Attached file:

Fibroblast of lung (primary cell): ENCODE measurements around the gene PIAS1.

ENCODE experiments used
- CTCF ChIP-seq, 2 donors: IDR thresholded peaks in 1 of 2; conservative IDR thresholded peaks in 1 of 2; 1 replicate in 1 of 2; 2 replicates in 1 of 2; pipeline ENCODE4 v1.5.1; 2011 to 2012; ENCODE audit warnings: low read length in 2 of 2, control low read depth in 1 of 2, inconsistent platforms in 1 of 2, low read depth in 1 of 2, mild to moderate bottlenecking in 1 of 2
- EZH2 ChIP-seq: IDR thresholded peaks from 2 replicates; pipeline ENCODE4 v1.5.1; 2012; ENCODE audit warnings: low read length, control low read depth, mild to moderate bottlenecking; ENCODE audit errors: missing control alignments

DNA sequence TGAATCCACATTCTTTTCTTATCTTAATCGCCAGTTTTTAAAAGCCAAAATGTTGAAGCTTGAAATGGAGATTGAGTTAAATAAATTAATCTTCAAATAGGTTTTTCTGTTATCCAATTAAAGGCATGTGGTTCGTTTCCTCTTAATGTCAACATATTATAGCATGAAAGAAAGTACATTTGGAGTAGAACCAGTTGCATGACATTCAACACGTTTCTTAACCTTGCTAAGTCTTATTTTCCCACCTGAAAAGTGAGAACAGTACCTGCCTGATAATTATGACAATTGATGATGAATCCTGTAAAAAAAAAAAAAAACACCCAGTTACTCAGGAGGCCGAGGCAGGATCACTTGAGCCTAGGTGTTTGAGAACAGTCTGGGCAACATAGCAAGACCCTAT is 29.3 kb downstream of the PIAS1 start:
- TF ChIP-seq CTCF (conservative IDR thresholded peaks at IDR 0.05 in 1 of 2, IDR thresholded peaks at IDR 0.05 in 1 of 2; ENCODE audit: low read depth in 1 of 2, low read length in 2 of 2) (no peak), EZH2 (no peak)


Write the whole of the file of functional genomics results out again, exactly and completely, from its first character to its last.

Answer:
Fibroblast of lung (primary cell): ENCODE measurements around the gene PIAS1.

ENCODE experiments used
- CTCF ChIP-seq, 2 donors: IDR thresholded peaks in 1 of 2; conservative IDR thresholded peaks in 1 of 2; 1 replicate in 1 of 2; 2 replicates in 1 of 2; pipeline ENCODE4 v1.5.1; 2011 to 2012; ENCODE audit warnings: low read length in 2 of 2, control low read depth in 1 of 2, inconsistent platforms in 1 of 2, low read depth in 1 of 2, mild to moderate bottlenecking in 1 of 2
- EZH2 ChIP-seq: IDR thresholded peaks from 2 replicates; pipeline ENCODE4 v1.5.1; 2012; ENCODE audit warnings: low read length, control low read depth, mild to moderate bottlenecking; ENCODE audit errors: missing control alignments

DNA sequence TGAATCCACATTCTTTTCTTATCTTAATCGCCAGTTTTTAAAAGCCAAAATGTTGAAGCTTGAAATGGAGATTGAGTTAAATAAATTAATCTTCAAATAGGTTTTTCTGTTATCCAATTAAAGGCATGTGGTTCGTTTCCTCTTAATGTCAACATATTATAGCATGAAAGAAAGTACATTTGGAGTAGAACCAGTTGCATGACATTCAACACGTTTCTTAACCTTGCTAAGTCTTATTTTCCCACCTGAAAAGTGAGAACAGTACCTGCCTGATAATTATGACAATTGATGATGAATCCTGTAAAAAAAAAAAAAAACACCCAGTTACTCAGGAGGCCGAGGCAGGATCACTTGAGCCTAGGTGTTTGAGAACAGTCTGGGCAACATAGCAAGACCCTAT is 29.3 kb downstream of the PIAS1 start:
- TF ChIP-seq CTCF (conservative IDR thresholded peaks at IDR 0.05 in 1 of 2, IDR thresholded peaks at IDR 0.05 in 1 of 2; ENCODE audit: low read depth in 1 of 2, low read length in 2 of 2) (no peak), EZH2 (no peak)